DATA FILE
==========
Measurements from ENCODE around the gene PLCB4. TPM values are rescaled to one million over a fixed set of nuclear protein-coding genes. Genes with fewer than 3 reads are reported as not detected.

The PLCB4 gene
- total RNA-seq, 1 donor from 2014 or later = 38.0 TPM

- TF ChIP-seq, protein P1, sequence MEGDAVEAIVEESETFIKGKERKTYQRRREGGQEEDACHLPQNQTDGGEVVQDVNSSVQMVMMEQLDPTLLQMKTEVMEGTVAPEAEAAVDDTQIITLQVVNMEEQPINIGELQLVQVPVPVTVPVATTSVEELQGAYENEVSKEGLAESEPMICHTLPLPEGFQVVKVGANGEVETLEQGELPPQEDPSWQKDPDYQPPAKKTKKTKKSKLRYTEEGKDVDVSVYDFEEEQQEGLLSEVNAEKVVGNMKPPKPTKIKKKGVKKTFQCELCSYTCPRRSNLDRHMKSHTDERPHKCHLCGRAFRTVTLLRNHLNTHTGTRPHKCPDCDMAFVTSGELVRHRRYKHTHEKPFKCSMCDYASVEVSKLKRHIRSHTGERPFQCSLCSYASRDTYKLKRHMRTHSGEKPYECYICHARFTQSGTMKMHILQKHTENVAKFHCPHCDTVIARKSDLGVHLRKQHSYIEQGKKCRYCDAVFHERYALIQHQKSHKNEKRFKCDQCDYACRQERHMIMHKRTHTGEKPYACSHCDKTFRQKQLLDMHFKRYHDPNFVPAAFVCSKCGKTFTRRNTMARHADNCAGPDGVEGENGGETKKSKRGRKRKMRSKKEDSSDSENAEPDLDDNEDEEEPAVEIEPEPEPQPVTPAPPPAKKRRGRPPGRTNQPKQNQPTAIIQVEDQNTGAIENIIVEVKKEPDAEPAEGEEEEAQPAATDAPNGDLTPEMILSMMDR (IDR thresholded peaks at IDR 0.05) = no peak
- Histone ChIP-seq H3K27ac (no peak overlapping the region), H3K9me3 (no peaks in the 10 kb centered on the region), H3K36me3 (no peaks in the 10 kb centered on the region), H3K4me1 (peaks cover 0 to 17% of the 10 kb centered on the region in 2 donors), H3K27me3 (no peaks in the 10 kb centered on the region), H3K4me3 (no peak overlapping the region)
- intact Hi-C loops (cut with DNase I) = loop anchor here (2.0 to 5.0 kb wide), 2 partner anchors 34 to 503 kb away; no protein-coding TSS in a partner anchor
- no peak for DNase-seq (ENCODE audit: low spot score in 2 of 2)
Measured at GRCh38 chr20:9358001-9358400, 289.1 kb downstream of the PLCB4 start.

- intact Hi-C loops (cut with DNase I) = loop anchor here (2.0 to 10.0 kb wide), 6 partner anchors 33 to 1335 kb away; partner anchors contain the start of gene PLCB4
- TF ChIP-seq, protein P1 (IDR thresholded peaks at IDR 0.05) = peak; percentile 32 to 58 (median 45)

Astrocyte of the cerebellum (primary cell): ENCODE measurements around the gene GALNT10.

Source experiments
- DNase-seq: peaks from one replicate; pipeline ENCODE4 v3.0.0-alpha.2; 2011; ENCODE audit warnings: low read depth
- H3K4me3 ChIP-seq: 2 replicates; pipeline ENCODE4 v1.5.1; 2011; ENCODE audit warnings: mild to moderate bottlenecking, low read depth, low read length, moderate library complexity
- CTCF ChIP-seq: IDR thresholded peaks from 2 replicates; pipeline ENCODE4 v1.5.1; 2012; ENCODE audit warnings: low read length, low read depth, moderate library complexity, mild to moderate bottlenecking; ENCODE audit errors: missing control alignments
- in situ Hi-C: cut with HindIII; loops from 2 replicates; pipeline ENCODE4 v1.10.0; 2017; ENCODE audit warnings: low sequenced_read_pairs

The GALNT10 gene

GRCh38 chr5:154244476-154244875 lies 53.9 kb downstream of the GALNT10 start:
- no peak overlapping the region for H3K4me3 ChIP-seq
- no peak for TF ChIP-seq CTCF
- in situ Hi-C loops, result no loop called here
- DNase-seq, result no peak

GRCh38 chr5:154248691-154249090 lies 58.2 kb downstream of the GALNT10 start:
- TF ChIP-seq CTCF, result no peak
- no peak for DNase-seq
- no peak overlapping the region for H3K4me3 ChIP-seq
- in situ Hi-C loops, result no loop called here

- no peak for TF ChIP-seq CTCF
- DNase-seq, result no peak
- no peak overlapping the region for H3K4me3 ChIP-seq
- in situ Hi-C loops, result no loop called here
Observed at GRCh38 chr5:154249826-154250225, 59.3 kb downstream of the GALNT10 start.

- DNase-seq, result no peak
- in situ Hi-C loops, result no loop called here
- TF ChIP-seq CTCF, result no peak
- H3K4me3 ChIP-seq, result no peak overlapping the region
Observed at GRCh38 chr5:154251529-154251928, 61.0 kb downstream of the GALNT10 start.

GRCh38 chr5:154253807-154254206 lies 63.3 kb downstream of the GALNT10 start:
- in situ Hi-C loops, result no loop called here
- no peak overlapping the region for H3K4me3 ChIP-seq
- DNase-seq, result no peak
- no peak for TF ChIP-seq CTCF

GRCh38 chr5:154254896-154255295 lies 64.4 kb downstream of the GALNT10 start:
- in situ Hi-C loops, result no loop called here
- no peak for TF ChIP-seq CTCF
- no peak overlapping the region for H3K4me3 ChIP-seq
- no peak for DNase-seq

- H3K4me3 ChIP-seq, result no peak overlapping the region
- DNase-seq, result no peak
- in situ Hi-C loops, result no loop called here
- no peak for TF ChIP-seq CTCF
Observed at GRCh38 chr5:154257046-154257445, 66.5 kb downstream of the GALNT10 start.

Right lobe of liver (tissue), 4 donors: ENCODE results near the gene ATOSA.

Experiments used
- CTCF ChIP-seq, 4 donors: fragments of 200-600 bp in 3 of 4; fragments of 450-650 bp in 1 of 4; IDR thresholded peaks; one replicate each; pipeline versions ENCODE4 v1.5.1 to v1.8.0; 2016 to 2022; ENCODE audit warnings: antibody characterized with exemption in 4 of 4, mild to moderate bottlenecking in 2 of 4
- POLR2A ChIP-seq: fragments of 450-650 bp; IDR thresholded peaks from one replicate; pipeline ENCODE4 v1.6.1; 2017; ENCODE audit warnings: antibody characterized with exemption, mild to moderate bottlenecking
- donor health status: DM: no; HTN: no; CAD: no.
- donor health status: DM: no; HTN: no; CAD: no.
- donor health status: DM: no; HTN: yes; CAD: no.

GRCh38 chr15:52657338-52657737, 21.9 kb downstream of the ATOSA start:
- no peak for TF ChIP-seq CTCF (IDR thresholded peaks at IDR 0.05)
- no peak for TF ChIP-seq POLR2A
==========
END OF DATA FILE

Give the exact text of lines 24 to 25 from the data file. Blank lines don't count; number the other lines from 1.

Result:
- TF ChIP-seq CTCF, result no peak
- no peak for DNase-seq